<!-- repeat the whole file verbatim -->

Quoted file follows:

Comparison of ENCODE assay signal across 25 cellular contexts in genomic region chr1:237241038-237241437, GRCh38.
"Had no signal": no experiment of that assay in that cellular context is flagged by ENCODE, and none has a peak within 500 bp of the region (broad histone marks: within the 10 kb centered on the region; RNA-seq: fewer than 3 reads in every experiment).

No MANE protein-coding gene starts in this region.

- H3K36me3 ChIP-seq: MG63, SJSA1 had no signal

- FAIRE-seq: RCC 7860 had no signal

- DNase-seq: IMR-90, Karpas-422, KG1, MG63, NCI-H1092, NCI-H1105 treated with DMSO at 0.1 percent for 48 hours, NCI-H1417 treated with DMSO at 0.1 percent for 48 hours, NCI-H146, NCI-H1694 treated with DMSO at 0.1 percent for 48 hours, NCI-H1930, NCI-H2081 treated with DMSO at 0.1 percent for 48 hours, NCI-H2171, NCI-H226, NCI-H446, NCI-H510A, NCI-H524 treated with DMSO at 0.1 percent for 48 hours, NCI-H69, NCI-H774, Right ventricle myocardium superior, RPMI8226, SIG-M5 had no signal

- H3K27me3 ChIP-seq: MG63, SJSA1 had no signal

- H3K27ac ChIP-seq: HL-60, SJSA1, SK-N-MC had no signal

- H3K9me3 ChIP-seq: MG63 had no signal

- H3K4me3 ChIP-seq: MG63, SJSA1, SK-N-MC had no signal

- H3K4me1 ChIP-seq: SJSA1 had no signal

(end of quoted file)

Comparison of ENCODE assay signal across 25 cellular contexts in genomic region chr1:237241038-237241437, GRCh38.
"Had no signal": no experiment of that assay in that cellular context is flagged by ENCODE, and none has a peak within 500 bp of the region (broad histone marks: within the 10 kb centered on the region; RNA-seq: fewer than 3 reads in every experiment).

No MANE protein-coding gene starts in this region.

- H3K36me3 ChIP-seq: MG63, SJSA1 had no signal

- FAIRE-seq: RCC 7860 had no signal

- DNase-seq: IMR-90, Karpas-422, KG1, MG63, NCI-H1092, NCI-H1105 treated with DMSO at 0.1 percent for 48 hours, NCI-H1417 treated with DMSO at 0.1 percent for 48 hours, NCI-H146, NCI-H1694 treated with DMSO at 0.1 percent for 48 hours, NCI-H1930, NCI-H2081 treated with DMSO at 0.1 percent for 48 hours, NCI-H2171, NCI-H226, NCI-H446, NCI-H510A, NCI-H524 treated with DMSO at 0.1 percent for 48 hours, NCI-H69, NCI-H774, Right ventricle myocardium superior, RPMI8226, SIG-M5 had no signal

- H3K27me3 ChIP-seq: MG63, SJSA1 had no signal

- H3K27ac ChIP-seq: HL-60, SJSA1, SK-N-MC had no signal

- H3K9me3 ChIP-seq: MG63 had no signal

- H3K4me3 ChIP-seq: MG63, SJSA1, SK-N-MC had no signal

- H3K4me1 ChIP-seq: SJSA1 had no signal